DRIVE FOR FIVE
WANT TO MINE GOLD THE HARD WAY? TRY PREPPING FOR THE OLYMPIC PENTATHLON
WHILE YOUORE IN THE ARMY
It's so early, your eyes are begging you to go back to bed. But forget about the snooze button. Army first lieutenant Chad Senior is standing in his driveway, his lean, six-foot frame set against the darkblue sky of a Colorado Springs dawn, waiting for you to hop into his Bronco so he can get started on his obscenely grueling day. Senior, 29, is enrolled in the Army's World Class Athlete Program (WCAP), which allows soldiers to train for three years in preparation for the Olympics. Sound tough? For the seven-year Army vet, it's beyond tough, because his event of choice is the modern pentathlon, a left-brain, right-brain test of skills in swimming, pistol shooting, fencing, horse jumping and cross-country running. To excel, you've got to be willing to train your butt off-the earlier, the better. So get in the truck already, wouldya?
DEEP FREEZE A Florida native, Senior hates the cold. He hates it even more on this particular spring morning, with a half-inch of fresh snow covering his truck's windows. Senior brushes off the flakes, turns on his ride by remote and mentally preps for hitting the pool during the threeminute ride to the Olympic Training Center. Coffee? Wheaties? No need. The brisk pool water is the ultimate wake-up call.
WATER WORKS Senior attacks the lanes in what his swimming coach, Kevin McKenna, calls a "high-quality power workout." He starts by going all out for six 50-meter sprints. He finishes by strapping himself to a bungee cord and stroking as hard as he can for six sets of 20 seconds. Consider Senior wide awake-and ready for breakfast.
GLORY BOUND Senior skips his midmorning fencing workout to deal with something much more important: his Army future. His contract expires before the Athens Games in August, so he heads to Fort Carson, 20 minutes from his home, to extend his tour for at least another year. That means he could be deployed to Iraq after the Olympics. Until then, he feels the best way for him to honor his fellow soldiers is by working as hard as he can to win gold. "Give them something to be proud of," he says.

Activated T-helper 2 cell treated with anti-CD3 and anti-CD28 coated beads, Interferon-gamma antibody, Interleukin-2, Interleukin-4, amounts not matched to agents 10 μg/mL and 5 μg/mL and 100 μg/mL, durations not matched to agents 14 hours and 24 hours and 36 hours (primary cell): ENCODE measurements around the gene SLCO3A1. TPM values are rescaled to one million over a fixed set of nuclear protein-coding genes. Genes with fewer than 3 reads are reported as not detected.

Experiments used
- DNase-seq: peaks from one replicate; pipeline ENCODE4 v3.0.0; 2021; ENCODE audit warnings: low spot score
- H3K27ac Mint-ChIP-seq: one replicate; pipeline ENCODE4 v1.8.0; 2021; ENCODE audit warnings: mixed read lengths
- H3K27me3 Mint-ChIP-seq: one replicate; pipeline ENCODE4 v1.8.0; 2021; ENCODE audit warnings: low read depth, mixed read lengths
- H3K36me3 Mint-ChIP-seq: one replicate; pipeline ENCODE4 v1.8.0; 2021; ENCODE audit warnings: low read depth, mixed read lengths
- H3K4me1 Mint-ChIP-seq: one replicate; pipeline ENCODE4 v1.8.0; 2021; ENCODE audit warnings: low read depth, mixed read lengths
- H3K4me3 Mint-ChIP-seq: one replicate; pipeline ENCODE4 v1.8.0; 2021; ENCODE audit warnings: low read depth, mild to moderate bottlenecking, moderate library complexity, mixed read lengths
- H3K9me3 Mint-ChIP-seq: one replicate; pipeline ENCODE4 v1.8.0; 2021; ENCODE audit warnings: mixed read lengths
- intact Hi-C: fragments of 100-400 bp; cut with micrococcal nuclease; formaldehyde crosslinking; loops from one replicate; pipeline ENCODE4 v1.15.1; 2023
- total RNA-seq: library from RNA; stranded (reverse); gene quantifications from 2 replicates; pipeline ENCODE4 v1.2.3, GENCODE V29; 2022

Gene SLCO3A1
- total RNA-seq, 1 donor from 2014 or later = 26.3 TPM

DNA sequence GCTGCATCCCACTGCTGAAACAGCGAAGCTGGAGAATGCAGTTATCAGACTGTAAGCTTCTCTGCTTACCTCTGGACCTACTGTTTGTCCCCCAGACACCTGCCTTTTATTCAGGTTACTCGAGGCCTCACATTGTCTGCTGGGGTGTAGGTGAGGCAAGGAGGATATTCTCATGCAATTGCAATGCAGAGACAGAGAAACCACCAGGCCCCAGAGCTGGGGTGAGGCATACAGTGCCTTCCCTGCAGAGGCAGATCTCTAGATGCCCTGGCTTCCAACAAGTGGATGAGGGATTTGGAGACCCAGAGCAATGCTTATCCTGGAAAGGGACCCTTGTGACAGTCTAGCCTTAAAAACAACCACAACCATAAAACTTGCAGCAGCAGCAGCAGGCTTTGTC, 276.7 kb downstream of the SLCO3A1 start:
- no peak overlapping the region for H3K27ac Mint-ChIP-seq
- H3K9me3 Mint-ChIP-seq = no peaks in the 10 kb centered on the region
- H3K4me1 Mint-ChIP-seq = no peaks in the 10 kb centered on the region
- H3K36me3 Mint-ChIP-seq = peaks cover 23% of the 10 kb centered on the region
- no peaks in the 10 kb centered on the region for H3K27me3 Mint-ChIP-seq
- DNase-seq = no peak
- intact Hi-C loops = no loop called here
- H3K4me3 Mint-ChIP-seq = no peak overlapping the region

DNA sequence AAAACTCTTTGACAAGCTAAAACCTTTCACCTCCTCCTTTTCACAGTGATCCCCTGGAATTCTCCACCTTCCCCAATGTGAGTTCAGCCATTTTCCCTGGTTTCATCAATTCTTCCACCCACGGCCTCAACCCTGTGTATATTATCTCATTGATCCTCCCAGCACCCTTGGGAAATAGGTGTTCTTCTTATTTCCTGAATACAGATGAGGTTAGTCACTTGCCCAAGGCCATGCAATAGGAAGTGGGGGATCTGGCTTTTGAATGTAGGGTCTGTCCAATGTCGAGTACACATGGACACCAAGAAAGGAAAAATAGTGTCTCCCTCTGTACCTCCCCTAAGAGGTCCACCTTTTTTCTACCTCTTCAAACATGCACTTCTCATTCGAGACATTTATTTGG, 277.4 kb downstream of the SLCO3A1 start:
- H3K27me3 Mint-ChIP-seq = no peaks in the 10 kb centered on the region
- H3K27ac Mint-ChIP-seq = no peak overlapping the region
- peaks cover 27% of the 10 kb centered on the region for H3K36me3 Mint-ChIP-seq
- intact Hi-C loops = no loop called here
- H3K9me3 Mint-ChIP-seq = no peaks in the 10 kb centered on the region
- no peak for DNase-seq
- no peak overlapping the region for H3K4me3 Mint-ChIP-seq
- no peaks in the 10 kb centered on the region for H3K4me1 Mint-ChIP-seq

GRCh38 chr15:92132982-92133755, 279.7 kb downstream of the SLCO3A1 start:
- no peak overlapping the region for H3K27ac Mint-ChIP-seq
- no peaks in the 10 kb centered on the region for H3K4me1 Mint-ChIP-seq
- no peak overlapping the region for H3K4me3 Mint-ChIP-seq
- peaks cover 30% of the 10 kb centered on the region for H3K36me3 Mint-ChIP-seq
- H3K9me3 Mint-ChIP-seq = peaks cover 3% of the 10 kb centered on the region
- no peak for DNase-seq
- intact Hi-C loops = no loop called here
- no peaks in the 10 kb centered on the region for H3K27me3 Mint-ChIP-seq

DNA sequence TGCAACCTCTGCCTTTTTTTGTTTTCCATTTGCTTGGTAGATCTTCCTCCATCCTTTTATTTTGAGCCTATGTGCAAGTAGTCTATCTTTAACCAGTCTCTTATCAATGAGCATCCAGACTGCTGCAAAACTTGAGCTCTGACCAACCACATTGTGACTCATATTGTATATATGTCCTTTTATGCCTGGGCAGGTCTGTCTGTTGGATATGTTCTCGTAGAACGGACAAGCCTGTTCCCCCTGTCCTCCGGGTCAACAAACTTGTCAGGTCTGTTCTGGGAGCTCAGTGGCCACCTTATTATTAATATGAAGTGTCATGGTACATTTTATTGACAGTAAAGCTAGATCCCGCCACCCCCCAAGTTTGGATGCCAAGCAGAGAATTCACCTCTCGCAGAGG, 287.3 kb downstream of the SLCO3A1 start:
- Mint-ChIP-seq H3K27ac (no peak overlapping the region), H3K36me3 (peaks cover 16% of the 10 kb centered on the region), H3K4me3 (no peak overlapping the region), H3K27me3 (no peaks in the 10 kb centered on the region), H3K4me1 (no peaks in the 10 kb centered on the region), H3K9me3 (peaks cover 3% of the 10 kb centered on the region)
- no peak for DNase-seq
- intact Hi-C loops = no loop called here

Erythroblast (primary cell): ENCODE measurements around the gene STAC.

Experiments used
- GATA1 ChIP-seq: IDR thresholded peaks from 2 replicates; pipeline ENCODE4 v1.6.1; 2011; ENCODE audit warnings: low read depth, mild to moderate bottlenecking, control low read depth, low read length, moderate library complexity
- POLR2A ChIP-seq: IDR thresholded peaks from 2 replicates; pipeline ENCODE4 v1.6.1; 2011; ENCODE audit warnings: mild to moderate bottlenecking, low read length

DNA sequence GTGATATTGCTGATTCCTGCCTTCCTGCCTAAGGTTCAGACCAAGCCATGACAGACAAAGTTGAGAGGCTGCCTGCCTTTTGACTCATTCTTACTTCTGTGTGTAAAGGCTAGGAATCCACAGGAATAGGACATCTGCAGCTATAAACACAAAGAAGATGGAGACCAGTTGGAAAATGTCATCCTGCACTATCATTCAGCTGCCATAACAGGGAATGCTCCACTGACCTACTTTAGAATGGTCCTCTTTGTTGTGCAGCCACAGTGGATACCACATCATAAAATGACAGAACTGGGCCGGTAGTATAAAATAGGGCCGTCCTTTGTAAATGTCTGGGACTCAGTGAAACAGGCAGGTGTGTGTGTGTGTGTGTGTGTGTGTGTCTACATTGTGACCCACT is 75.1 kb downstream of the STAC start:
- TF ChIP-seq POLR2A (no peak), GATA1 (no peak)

DEAD CALM Senior takes a few minutes to chill before hitting the shooting range. According to coach Janusz Peciak, the '76 Olympic champ from Poland, shooters should have a heart rate so low they're nearly dead. When Senior finally starts firing, Peciak gets in his face to break his focus. Whatever. Senior hits his targets without so much as a twitch.
RUNNING ON EMPTY Ugh. Senior won't admit it, but he's been lagging ever since he returned from a World Cup competition in China four days earlier. He runs the first of eight 400-meter sprints in a muddy 71 seconds. He digs deep on his last 400, cutting four seconds off his time, but he just about collapses at the finish line. Good thing the running's over. Better thing it's lunchtime.
HORSE PLAY At the Sydney Games, Senior rode a testy horse that refused to clear several obstacles (horses are randomly assigned 20 minutes before competition). He dropped out of first place and finished sixth overall. That's why at the Penrose Equestrian Center, he always takes a few extra minutes to groom and stroke his ride before saddling up. Apparently, Senior's finding his groove. Yesterday, he rode the "aggressive" Freedom for an hour without a hitch. Today he flawlessly commands the even more unpredictable Gus (left).
REST EASY Senior goes home to his wife, Margaret, and three dogs for some precious QT. He's on the road competing about 100 days a year; in April, he saw Margaret on her birthday for the first time in five years. After dinner and some TV, Senior practices his shooting form for an hour. Then it's lights out at 10, so he can get up in the a.m. and do it again.